Ten librarians from around the country – including two from Connecticut, in New Haven and Groton - were honored this month with this year’s I Love My Librarian Award for their exceptional public service to the community and ongoing commitment to transforming lives through education and lifelong learning. The winning librarians were selected from a pool of more than 1,300 nominations submitted by library patrons nationwide who use public, school, college, community college or university libraries. The nominations detailed stories about how their favorite librarians helped improve the quality of life in their communities. The last time Connecticut had a winner was in 2012. There were two winners from the state in 2012 and in 2011.
The nation’s more than 166,000 certified librarians “continue to play a vital role in assisting and inspiring all who seek information and access to technologies,” according to officials. “The I Love My Librarian Award winners are living examples of how library professionals are expanding beyond their traditional functions and providing more opportunities for community engagement and delivering new services that connect closely with patrons’ needs.”
The Connecticut recipients of the national recognition are:
- Diane Brown, New Haven (Connecticut) Free Public Library, Stetson Branch
- Elizabeth G. Rumery, Avery Point Campus Library, University of Connecticut, Groton
Diane Brown is branch manager of the New Haven Free Public Library’s Stetson Branch. Known as the “urban librarian” to her patrons, Brown develops valuable programs and services to meet the needs of the underserved residents in a community with high rates of poverty, crime and low literacy levels. Under Brown’s leadership, the library has been transformed into a true community center. She brings residents together by hosting cultural and educational events such as an international “pop up” festival, art exhibits, lectures and health fairs, according to officials. She has been praised for facilitating an afterschool tutoring program for K-8 students and providing opportunities for children and their families to spend time together by establishing history and game nights.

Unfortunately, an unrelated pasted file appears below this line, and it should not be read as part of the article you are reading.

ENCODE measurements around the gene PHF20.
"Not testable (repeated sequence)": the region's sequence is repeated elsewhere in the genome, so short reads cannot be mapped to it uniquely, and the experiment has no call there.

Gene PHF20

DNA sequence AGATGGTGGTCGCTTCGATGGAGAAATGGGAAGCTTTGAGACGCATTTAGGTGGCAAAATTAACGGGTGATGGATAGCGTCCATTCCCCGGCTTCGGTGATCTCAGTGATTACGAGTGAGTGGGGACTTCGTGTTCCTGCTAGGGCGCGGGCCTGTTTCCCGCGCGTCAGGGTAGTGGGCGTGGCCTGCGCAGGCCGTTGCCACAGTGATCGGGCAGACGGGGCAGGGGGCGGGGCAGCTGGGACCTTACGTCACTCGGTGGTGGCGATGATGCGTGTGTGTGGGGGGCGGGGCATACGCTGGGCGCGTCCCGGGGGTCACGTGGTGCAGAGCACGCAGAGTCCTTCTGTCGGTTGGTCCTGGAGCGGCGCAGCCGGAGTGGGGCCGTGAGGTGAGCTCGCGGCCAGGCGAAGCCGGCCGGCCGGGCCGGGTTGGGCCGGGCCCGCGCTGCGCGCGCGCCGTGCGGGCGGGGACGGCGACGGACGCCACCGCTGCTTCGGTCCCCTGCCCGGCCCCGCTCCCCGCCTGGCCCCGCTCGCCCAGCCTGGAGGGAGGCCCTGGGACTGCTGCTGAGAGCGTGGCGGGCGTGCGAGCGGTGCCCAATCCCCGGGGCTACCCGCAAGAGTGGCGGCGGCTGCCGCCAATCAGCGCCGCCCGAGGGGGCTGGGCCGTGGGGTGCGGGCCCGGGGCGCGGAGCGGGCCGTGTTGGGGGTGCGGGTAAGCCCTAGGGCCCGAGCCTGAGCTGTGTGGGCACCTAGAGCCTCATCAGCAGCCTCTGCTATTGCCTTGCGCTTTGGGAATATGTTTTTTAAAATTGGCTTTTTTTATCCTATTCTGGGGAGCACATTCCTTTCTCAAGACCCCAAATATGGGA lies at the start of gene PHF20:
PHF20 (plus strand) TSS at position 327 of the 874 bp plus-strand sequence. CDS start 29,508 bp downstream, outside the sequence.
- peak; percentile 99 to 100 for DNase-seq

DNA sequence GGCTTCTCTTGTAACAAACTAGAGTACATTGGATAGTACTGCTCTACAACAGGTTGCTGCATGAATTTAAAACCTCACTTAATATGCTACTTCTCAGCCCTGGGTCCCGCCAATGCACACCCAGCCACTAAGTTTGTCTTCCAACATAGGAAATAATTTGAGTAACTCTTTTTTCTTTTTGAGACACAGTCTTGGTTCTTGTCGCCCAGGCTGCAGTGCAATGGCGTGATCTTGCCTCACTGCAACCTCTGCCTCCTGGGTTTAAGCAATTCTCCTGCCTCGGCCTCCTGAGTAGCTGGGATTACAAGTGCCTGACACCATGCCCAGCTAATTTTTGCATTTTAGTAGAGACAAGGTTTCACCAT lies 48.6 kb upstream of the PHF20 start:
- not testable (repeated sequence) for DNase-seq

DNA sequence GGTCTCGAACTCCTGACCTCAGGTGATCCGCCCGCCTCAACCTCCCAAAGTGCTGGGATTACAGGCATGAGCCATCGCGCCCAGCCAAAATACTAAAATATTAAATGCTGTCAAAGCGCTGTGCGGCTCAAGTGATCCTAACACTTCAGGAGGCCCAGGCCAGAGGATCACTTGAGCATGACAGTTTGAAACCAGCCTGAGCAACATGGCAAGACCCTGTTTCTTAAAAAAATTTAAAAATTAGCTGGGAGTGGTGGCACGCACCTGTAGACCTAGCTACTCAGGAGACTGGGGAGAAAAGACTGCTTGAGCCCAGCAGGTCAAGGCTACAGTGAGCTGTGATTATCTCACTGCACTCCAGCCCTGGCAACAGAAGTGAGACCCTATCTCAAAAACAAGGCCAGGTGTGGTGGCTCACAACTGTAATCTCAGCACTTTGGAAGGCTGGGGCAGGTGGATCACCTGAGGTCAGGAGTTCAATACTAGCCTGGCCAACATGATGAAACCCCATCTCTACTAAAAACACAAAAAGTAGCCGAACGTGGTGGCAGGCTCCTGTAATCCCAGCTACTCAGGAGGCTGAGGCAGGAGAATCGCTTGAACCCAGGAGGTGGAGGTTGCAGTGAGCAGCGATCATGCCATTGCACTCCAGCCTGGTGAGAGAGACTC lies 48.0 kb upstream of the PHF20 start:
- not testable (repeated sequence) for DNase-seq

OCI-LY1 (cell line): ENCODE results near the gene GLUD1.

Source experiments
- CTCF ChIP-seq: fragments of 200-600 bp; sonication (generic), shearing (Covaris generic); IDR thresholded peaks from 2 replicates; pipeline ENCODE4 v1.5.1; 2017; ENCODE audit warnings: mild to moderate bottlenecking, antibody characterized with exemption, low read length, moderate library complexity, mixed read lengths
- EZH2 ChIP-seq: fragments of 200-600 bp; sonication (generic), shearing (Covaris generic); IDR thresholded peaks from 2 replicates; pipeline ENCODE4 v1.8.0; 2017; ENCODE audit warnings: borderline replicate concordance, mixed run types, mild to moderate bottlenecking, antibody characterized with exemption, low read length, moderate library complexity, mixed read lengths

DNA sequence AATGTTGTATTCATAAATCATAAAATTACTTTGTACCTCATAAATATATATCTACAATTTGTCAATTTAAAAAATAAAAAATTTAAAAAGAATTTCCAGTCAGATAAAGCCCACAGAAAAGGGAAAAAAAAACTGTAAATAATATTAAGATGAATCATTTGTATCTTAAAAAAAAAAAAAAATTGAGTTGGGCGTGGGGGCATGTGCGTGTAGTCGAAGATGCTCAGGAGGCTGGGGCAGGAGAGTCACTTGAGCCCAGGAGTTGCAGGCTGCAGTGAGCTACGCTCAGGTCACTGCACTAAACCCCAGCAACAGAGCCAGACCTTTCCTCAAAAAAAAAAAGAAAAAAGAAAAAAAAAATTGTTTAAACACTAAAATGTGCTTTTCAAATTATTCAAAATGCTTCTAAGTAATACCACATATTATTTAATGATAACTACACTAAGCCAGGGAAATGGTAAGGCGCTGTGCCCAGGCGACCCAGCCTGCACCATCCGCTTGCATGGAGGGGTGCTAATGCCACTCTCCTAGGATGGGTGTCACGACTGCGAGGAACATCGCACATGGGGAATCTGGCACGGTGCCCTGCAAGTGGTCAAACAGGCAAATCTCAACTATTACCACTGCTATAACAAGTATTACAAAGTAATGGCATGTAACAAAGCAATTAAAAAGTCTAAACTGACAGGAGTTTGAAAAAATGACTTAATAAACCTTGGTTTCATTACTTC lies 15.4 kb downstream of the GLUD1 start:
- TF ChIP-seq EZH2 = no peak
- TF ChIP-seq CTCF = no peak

“It is gratifying to have the I Love My Librarian Award bring much deserved recognition to librarians. As libraries transform so do librarians to support individual opportunity and community progress,” said Sari Feldman, president of the American Library Association. “Every day librarians connect library users with the books, information and critical technology resources they need to thrive in the digital age.”
Each winning librarian will receive a $5,000 prize at an award ceremony and reception held in New York City, hosted by the philanthropic foundation Carnegie Corporation of New York, which sponsors the award. The New York Public Library and The New York Times are co-sponsors of the award, which is administered by the American Library Association.
Elizabeth G. Rumery, library director for the Avery Point Campus Library at the University of Connecticut in Groton, has “transformed the library into a welcoming and dynamic place for students by modernizing the facility to meet the needs of 21st century learners.” Officials indicate that she worked with contractors and school administrators on renovating the library, with improvements including new media rooms and collaborative study spaces for students and faculty.
Rumery has also expanded services to create a safe haven for students, establishing a place in the library where anyone can talk with her about concerns related to GLBTQ, depression or other personal issues. She finds the appropriate help and resources they may need. She also serves as an advisor for the student gay/straight ALLIANCE club at the campus.
The other recipients in 2015 are librarians in Texas, California, Alaska, North Carolina, Missouri, Alabama and Mississippi. In addition to Connecticut, there were two recipients from Texas.
The award recipients include a librarian who fought censorship when residents attempted to ban and remove books from the shelves, a librarian who works with incarcerated youth at a school within a juvenile hall, a librarian who fostered a deeper understanding of the Muslim world by facilitating a campus exhibit and lecture and a librarian whose efforts helped raise student reading scores significantly at an underserved elementary school.
The librarians join “an esteemed group of award recipients who are recognized as being catalysts for powerful individual and community change.” Only 80 librarians have received the national award since its inception in 2008, including six from Connecticut. In 2012, the recipients were Rachel Hyland, Tunxis Community College Library in Farmington, and Rae Anne Locke, Saugatuck Elementary "Secret Garden" Library in Westport. The 2011 winners included Jennifer O. Keohane, The Simsbury Public Library and Michelle Luhtala, New Canaan High School Library.
For more information regarding the 2015 I Love My Librarian Award recipients, go to www.ilovelibraries.org/ilovemylibrarian